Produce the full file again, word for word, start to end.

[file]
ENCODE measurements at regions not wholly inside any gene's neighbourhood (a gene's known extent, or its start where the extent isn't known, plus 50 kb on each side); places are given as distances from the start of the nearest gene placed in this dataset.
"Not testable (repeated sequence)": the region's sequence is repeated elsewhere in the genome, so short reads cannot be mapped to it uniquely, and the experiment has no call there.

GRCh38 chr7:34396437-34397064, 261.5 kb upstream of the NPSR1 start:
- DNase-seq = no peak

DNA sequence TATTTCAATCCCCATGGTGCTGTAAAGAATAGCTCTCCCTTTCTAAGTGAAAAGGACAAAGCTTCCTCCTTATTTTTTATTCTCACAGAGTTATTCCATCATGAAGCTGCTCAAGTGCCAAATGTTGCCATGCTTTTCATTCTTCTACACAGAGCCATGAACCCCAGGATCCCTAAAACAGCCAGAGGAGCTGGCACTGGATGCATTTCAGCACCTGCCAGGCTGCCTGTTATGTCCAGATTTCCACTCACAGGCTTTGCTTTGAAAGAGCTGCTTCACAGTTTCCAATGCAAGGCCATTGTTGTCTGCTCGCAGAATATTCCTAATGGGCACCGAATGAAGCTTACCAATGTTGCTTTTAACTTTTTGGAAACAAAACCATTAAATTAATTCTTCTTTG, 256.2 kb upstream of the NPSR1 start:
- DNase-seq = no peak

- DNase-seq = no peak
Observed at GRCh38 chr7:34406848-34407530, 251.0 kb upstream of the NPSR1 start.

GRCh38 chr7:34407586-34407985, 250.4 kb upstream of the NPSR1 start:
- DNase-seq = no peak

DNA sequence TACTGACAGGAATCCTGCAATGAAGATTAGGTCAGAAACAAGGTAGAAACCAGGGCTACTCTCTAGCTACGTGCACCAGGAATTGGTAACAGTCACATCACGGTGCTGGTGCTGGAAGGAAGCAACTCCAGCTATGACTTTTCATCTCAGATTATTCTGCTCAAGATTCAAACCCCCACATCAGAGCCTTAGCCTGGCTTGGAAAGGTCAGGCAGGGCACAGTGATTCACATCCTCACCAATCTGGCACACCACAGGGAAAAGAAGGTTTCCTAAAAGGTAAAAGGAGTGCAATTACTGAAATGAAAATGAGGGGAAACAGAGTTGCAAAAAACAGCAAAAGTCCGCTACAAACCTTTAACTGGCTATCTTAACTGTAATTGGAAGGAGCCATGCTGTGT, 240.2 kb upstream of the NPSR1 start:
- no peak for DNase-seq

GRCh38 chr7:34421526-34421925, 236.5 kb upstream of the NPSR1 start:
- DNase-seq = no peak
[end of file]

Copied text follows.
ENCODE measurements at regions not wholly inside any gene's neighbourhood (a gene's known extent, or its start where the extent isn't known, plus 50 kb on each side); places are given as distances from the start of the nearest gene placed in this dataset.
"Not testable (repeated sequence)": the region's sequence is repeated elsewhere in the genome, so short reads cannot be mapped to it uniquely, and the experiment has no call there.

GRCh38 chr7:34396437-34397064, 261.5 kb upstream of the NPSR1 start:
- DNase-seq = no peak

DNA sequence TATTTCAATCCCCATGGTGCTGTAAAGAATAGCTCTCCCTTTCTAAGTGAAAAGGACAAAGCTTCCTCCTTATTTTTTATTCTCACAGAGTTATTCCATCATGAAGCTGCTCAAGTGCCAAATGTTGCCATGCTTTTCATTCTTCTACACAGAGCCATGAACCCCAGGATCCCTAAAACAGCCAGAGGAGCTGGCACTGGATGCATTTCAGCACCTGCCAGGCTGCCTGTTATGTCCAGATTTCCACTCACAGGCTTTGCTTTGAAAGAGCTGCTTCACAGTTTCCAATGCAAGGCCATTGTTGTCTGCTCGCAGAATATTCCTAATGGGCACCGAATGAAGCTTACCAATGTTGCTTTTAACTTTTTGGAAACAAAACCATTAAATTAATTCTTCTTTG, 256.2 kb upstream of the NPSR1 start:
- DNase-seq = no peak

- DNase-seq = no peak
Observed at GRCh38 chr7:34406848-34407530, 251.0 kb upstream of the NPSR1 start.

GRCh38 chr7:34407586-34407985, 250.4 kb upstream of the NPSR1 start:
- DNase-seq = no peak

DNA sequence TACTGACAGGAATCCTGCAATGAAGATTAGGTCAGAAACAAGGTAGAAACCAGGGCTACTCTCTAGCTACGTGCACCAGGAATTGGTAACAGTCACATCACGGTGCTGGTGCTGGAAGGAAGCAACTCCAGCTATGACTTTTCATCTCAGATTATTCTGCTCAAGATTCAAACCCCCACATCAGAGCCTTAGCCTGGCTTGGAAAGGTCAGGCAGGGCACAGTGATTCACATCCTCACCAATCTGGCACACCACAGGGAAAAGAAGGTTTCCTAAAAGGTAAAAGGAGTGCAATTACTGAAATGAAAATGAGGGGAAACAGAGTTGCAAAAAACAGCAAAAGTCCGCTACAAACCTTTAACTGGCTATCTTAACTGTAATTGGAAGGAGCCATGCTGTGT, 240.2 kb upstream of the NPSR1 start:
- no peak for DNase-seq

GRCh38 chr7:34421526-34421925, 236.5 kb upstream of the NPSR1 start:
- DNase-seq = no peak